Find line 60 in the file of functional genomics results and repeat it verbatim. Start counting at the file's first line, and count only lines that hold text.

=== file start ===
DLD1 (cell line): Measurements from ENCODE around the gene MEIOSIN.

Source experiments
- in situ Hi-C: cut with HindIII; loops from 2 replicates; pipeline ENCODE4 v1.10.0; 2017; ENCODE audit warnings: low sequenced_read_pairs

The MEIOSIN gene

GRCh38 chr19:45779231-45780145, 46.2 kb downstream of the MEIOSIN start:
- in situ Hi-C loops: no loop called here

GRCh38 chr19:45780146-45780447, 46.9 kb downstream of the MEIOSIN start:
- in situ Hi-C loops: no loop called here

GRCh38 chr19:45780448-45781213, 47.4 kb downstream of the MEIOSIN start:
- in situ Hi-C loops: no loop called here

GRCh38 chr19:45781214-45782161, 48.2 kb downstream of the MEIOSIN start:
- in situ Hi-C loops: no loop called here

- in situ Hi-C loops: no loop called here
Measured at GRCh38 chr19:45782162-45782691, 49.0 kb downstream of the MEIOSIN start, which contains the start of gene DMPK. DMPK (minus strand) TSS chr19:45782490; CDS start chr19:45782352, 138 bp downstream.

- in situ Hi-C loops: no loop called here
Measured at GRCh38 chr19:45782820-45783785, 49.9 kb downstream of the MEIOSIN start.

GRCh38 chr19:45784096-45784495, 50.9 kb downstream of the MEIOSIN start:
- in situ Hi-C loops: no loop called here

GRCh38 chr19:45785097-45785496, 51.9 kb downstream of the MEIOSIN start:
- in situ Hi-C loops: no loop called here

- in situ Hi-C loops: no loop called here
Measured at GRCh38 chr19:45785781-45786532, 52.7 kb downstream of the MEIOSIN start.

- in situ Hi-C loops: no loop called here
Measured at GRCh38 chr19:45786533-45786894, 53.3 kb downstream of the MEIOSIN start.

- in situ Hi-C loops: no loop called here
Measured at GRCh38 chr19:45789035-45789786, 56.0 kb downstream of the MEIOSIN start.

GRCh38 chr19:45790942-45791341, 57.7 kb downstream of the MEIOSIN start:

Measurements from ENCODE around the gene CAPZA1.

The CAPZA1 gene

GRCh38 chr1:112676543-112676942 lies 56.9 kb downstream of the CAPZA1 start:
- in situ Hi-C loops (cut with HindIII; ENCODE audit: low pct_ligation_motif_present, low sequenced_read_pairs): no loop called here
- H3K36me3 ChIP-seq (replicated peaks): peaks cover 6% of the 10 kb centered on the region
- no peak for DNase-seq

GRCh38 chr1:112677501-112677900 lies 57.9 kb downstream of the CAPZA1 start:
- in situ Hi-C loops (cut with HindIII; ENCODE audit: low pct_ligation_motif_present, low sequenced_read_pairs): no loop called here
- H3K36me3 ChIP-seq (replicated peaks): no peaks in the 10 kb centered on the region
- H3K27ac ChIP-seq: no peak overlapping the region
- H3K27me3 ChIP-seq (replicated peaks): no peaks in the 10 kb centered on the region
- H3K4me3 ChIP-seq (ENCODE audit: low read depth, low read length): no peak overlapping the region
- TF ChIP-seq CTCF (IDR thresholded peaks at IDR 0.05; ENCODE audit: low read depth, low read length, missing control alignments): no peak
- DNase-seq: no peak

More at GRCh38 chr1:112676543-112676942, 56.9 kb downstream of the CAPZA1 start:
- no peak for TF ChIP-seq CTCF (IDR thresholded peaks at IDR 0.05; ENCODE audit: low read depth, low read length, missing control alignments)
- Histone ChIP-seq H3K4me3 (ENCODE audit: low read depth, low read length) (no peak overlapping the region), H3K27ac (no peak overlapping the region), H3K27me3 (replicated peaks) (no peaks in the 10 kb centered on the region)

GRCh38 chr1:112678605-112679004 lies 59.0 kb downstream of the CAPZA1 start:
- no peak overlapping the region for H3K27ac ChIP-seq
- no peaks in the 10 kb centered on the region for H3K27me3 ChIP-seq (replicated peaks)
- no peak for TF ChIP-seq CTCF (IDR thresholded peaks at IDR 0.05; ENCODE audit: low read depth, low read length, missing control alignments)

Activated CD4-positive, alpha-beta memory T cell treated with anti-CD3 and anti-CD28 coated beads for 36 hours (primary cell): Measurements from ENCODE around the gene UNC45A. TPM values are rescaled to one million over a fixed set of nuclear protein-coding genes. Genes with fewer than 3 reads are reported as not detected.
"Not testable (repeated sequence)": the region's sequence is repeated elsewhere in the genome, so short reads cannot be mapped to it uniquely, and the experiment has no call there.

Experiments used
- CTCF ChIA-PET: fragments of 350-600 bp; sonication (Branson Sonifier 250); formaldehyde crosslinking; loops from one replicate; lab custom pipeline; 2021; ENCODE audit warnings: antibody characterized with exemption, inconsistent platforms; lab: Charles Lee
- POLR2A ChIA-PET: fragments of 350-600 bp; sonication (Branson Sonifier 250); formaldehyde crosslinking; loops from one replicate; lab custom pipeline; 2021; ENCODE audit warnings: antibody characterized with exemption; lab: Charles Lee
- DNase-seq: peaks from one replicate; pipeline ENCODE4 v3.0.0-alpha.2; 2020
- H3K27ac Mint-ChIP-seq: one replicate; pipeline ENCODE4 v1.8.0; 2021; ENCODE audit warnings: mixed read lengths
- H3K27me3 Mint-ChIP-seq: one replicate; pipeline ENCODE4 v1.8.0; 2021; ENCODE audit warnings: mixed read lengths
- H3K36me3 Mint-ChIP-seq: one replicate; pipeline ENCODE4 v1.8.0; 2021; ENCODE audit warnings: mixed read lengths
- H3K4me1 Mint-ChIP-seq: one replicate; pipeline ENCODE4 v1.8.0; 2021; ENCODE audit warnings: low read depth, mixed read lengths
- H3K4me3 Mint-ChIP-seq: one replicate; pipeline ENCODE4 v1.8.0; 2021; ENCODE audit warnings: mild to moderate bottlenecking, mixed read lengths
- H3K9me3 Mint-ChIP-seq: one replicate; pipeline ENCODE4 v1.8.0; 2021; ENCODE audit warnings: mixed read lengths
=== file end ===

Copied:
- H3K9me3 Mint-ChIP-seq: one replicate; pipeline ENCODE4 v1.8.0; 2021; ENCODE audit warnings: mixed read lengths